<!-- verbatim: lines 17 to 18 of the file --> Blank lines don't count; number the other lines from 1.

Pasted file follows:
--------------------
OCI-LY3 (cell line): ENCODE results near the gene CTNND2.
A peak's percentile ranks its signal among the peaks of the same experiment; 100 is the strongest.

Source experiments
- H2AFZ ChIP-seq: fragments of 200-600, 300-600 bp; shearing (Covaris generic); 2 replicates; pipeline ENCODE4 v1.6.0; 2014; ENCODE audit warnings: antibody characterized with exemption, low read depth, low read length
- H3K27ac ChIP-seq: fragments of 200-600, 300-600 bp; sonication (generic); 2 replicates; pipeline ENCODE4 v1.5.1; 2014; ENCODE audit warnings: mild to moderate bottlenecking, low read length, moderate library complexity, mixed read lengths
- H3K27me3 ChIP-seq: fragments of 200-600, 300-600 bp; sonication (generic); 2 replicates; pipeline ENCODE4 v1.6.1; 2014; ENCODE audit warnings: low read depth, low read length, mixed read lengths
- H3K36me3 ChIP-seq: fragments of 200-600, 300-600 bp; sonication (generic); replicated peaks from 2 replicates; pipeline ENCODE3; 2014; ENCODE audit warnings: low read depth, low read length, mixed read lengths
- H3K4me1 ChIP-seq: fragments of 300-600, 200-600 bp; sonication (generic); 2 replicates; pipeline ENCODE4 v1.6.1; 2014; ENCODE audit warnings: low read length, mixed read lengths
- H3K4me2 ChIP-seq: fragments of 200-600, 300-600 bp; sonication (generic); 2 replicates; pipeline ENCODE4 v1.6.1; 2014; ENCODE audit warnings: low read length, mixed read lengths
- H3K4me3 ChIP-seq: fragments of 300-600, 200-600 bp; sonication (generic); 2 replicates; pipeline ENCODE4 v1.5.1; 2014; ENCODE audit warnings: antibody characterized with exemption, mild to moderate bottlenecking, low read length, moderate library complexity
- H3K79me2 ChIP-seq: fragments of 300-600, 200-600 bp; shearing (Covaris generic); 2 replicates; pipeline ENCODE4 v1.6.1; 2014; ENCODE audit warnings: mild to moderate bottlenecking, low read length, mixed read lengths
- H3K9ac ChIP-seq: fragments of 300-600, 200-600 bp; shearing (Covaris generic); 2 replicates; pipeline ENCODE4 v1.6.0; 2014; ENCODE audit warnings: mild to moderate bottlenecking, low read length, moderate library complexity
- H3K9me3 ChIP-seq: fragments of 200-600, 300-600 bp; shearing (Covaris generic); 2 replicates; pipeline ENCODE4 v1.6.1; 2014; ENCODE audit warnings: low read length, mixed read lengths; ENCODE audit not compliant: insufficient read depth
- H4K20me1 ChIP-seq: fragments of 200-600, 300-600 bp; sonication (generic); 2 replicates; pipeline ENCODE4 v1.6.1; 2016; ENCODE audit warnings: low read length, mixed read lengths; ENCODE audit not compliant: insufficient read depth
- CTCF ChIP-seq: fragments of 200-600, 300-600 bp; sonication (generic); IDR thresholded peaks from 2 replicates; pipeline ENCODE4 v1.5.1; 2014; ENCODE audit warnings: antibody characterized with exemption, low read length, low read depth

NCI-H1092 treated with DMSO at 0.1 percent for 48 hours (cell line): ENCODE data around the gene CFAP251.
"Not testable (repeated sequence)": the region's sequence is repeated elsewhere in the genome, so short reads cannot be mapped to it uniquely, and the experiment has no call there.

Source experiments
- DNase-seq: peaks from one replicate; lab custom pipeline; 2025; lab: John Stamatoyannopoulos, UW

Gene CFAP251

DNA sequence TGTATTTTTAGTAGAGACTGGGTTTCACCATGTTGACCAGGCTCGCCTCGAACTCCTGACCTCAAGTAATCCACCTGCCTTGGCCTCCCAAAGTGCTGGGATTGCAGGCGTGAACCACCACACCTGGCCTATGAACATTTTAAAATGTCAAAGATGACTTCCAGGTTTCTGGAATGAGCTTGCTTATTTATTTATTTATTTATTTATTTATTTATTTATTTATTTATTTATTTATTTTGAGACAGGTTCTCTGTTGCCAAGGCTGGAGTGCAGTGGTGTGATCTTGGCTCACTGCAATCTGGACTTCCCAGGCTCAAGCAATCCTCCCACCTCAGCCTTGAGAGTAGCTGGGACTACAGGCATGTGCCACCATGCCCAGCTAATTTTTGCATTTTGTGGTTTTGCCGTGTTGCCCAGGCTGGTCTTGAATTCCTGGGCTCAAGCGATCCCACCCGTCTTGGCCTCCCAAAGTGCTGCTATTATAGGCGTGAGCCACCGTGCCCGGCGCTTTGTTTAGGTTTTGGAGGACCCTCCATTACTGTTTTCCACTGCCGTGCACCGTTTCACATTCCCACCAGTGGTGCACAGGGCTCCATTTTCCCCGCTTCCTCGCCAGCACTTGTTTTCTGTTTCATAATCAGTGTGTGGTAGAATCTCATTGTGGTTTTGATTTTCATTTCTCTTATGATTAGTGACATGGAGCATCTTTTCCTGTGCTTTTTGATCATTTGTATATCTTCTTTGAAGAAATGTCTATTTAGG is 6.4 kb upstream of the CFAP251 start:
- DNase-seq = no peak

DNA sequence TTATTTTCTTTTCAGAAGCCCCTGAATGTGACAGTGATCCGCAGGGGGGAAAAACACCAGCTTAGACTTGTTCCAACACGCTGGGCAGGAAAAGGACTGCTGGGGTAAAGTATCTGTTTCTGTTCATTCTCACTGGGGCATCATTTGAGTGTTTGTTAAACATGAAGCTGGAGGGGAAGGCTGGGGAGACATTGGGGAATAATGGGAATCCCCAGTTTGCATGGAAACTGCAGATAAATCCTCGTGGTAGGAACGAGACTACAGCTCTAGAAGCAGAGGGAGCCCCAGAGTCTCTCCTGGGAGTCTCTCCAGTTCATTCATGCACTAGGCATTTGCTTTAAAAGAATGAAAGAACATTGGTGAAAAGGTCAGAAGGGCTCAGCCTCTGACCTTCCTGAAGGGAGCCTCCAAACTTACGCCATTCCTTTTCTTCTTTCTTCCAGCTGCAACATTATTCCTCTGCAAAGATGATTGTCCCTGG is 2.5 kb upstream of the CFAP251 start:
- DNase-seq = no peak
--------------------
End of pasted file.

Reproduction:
"Not testable (repeated sequence)": the region's sequence is repeated elsewhere in the genome, so short reads cannot be mapped to it uniquely, and the experiment has no call there.

Source experiments